Philosophy of Conduct: A Treatise of the Facts, Principles, and Ideals of Ethics

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C. Scribner's sons, 1902 - 663 pages
 

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Page 259 - He saith unto them, Moses because of the hardness of your hearts suffered you to put away your wives: but from the beginning it was not so.
Page 520 - Who, trimm'd in forms and visages of duty, Keep yet their hearts attending on themselves; And, throwing but shows of service on their lords, Do well thrive by them, and when they have lin'd their coats, Do themselves homage: these fellows have some soul; And such a one do I profess myself.
Page 51 - Nothing is here for tears, nothing to wail Or knock the breast, no weakness, no contempt. Dispraise or blame, nothing but well and fair. And what may quiet us in a death so noble.
Page 604 - I do not strive, I do not weep; I rush with the swift spheres and glow In joy, and when I will, I sleep. Yet that severe, that earnest air, I saw, I felt it once — but where?
Page 493 - We can only have the highest happiness, such as goes along with being a great man, by having wide thoughts, and much feeling for the rest of the world as well as ourselves; and this sort of happiness often brings so much pain with it, that we can only tell it from pain by its being what we would choose before everything else, because our souls see it is good.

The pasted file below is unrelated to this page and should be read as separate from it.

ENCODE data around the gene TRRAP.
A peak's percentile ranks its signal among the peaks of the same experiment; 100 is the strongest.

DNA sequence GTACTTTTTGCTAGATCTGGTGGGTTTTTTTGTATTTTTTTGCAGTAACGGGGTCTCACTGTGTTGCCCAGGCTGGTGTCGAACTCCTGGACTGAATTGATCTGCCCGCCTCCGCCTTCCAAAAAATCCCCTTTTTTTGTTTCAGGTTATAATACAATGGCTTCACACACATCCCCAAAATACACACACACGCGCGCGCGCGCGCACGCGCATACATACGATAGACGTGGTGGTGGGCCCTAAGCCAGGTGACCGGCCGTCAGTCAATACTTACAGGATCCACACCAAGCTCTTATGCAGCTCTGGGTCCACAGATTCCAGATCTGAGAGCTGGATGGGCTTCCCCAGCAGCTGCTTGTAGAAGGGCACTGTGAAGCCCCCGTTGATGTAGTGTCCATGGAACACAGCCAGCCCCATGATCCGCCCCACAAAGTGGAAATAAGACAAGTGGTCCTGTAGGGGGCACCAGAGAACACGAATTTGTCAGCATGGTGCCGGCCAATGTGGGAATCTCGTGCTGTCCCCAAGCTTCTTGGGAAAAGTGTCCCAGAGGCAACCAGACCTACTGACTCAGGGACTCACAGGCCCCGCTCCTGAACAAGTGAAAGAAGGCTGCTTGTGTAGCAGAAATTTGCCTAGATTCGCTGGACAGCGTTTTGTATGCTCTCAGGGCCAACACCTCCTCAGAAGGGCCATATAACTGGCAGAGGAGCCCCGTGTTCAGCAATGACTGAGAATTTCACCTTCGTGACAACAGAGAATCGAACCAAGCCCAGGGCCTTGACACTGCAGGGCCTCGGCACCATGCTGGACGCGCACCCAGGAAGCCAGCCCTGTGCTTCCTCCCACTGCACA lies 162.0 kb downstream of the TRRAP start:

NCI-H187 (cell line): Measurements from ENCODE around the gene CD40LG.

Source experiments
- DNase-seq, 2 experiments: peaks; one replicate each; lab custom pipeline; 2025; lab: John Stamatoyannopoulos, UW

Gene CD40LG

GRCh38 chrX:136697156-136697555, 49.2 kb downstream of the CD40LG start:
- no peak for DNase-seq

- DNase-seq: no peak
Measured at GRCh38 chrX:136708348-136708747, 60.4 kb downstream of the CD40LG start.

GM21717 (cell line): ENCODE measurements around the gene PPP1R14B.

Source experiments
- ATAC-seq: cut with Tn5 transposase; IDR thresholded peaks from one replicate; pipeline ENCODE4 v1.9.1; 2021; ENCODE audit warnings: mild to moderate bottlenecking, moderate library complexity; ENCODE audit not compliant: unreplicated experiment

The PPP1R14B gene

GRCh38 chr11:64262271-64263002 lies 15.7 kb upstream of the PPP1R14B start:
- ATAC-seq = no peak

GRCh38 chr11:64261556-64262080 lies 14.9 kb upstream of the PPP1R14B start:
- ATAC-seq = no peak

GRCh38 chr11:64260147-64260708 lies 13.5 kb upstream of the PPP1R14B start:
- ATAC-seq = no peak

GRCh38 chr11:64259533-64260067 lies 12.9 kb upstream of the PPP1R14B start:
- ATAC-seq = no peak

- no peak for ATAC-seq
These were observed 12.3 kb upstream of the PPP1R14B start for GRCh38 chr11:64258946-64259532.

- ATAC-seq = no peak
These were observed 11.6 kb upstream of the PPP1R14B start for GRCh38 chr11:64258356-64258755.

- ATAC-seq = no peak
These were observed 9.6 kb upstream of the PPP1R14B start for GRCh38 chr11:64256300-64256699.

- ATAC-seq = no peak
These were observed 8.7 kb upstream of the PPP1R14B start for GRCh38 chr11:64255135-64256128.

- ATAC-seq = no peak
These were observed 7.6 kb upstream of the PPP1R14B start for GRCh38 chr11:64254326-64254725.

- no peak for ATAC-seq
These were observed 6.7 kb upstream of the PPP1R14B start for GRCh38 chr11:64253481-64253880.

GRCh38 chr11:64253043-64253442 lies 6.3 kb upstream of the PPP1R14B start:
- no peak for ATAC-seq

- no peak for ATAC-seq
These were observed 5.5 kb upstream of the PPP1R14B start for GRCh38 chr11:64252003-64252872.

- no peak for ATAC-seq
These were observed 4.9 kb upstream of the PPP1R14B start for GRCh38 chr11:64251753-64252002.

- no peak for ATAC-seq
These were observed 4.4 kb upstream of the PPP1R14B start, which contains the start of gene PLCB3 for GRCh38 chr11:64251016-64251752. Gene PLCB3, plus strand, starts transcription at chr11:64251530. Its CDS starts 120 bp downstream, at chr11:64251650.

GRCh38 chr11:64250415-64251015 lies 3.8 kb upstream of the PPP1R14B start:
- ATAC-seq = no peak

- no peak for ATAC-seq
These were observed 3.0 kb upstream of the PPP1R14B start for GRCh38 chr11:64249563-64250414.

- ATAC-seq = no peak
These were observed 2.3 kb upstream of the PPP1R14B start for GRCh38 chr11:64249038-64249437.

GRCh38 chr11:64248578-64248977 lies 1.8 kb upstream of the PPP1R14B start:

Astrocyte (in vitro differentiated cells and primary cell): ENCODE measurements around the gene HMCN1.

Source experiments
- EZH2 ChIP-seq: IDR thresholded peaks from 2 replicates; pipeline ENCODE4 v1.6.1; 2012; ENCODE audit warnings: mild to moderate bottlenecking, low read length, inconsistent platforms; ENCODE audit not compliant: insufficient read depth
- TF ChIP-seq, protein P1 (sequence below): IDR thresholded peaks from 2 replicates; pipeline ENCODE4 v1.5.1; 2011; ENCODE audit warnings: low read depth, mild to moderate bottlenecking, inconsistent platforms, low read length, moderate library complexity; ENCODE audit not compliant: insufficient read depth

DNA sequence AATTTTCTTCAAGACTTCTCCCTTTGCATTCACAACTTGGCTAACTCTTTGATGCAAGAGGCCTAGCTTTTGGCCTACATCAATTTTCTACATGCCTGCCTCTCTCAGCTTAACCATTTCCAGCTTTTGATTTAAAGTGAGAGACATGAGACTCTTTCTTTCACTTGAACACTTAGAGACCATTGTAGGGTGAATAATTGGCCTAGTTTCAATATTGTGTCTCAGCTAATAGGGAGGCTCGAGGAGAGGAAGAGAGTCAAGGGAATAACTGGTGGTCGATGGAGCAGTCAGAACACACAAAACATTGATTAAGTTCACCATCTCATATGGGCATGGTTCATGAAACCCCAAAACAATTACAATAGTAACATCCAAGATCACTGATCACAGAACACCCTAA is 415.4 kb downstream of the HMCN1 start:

Page 243 - Whatever power such a being may have over me, there is one thing which he shall not do : he shall not compel me to worship him. I will call no being good, who is not what I mean when I apply that epithet to my fellowcreatures ; and if such a being can sentence me to hell for not so calling him, to hell I will go.
Page 286 - For there is not a just man upon earth, that doeth good, and sinneth not.
Page 265 - Reuben, thou art my first-born, my might, and the beginning of my strength, the excellency of dignity, and the excellency of power. Unstable as water, thou shalt not excel; because thou wentest up to thy father's bed; then defiledst thou it. He went up to my couch.
Page 493 - Then, welcome each rebuff That turns earth's smoothness rough, Each sting that bids nor sit nor stand but go! Be our joys three-parts pain! Strive, and hold cheap the strain; Learn, nor account the pang; dare, never grudge the throe!
Page 346 - When the mind with great earnestness, and of choice, fixes its view on any idea, considers it on all sides, and will not be called off by the ordinary solicitation of other ideas, it is that we call intention or study.

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